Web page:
Take the politics out of education

Posted by By at 2 April, at 10 : 34 AM Print



Political influence invariably seeps into every aspect of society, whether it is infrastructure, business, health care or education. Even though education should be void of political bias, that is not the case in Australia. At least Education Minister Christopher Pyne seems to think so. Kritika Seksaria reports.

Mr Pyne recently stated that by the middle of the year he intends to review and overhaul Australia’s education system, removing the curriculum of its current leftist bias.

According to the minister, current national curriculum is not meeting education policy demands and is in need of a review. Prime Minister Tony Abbott has also criticised the system by stating the Labor Party and union movements have been glorified in history lessons whereas the accomplishments of the Coalition are left behind.

The political bias that many teachers start to enforce at an early stage gets worse by the time a student is in university. Having studied communications and politics in one of Australia’s most reputed universities, I can recall the pressure on political bias, which almost becomes a part of the student culture.

Regardless of whether it is left-wing or right-wing, education should strictly be void of any political influence.

History educator and researcher Tony Taylor believes that the education system is in need of independent review that is not inspired by Coalition or Labor interests. In an article published in Crikey, he states:

“In my view there is nothing wrong with a snapshot interim professional review, but to make it happen and to give it any kind of credibility, Pyne should have appointed a suitably apolitical panel.”

Candidate for seat of New England and founder of 21st Century Australia Party, Jamie McIntyre, also believes

that the education system needs a complete overhaul.

As an educator for the last 15 years, one of McIntyre’s primary goals has been to change the education system in Australia from an out-dated 19th century one to a modern and practical 21st century education.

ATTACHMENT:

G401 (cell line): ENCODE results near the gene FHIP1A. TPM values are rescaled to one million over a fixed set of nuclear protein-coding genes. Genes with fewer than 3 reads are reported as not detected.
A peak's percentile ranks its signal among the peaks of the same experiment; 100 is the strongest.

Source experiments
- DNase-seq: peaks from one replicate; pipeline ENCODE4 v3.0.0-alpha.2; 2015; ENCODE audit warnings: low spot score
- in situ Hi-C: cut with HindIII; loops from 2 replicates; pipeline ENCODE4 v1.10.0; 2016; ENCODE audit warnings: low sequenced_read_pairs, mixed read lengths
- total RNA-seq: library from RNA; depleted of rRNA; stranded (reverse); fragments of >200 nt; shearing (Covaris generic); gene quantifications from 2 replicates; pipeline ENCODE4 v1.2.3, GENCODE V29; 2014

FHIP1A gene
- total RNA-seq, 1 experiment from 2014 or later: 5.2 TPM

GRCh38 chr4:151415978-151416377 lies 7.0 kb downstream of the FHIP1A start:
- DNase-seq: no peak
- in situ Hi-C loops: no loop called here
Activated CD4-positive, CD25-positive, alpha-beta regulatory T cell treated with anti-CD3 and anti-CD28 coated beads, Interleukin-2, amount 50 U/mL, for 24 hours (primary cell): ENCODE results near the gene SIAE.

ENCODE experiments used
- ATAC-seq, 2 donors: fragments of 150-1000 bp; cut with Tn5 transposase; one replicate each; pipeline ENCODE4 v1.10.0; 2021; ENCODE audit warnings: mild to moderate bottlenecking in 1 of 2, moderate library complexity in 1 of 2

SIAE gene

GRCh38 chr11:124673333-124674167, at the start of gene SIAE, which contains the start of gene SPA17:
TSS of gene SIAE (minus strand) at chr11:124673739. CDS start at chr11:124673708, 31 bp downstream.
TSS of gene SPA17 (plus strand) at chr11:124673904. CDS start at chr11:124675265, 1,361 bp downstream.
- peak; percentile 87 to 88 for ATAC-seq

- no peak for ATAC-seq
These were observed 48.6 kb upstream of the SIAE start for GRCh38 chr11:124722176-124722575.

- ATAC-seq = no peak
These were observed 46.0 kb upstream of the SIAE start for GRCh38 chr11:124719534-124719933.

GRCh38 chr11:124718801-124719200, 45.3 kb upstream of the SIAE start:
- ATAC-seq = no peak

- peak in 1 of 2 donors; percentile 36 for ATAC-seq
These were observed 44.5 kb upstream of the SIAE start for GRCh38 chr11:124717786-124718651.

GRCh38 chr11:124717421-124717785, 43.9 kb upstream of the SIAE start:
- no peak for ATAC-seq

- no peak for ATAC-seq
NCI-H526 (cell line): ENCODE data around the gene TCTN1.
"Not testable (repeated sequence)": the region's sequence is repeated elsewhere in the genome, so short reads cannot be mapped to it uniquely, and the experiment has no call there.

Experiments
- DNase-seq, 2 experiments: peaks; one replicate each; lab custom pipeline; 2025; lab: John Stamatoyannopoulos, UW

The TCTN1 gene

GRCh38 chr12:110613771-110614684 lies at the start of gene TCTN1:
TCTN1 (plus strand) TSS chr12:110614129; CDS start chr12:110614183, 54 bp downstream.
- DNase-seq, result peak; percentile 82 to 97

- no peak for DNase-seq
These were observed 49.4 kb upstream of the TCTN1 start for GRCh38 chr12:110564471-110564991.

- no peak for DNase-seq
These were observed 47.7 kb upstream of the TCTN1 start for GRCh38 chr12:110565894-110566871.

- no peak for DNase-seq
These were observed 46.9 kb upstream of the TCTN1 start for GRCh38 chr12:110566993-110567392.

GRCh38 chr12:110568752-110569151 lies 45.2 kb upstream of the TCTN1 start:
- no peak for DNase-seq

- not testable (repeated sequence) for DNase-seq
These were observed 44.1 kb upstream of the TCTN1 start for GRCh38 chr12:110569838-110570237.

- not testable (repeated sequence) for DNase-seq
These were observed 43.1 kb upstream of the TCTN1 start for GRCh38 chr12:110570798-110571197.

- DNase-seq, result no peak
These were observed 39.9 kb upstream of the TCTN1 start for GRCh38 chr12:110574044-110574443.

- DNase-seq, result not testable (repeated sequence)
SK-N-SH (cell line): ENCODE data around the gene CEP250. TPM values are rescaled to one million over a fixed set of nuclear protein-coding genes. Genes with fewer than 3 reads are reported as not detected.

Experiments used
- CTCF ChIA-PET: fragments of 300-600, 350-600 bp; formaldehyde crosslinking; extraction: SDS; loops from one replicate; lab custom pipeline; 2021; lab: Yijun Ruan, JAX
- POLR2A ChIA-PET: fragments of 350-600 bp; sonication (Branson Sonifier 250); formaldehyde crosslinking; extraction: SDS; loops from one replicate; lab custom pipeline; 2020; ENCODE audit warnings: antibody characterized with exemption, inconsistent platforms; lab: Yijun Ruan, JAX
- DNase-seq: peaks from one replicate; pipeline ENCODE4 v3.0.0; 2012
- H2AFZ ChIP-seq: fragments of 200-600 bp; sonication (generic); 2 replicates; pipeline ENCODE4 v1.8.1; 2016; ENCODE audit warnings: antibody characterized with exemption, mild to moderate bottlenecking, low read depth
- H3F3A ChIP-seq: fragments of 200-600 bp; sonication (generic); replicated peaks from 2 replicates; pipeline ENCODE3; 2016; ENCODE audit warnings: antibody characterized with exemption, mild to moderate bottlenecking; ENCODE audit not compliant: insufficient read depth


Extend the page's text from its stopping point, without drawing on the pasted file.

McIntyre, who attended many teacher’s forums as a federal candidate during the September federal elections, says he was appalled by what he saw.

“As someone dedicated for the last 15 years to help transform our outdated education system, I discovered clearly why Australian schools are failing students. The blame largely lies in the inept teachers’ hierarchy.

“This hierarchy has extremely strong socialist agendas and they have no comprehension of fiscal intelligence and think that the government should borrow money at all costs to fund education even though there is a track record of our education hierarchy simply delivering pathetic results despite the extra billions of dollars being spent on it.”

McIntyre states that he will not support Gonski unless it came with a radical overhaul of the education system.

“In business when you acquire a company, the first thing you look at is its management. If a company isn’t performing, then its managers are to blame. If they are performing as badly as our education system it is clear that the managers need major retraining or in many cases they need to be sacked.

“In such a situation, a new style of managers and teachers need recruiting, training and an entirely new curriculum needs to be implemented.

“I would start from scratch and only rehire the managers and teachers that are suitable while letting go of the rest. A decent clean out of a failing system must start at the top…

 

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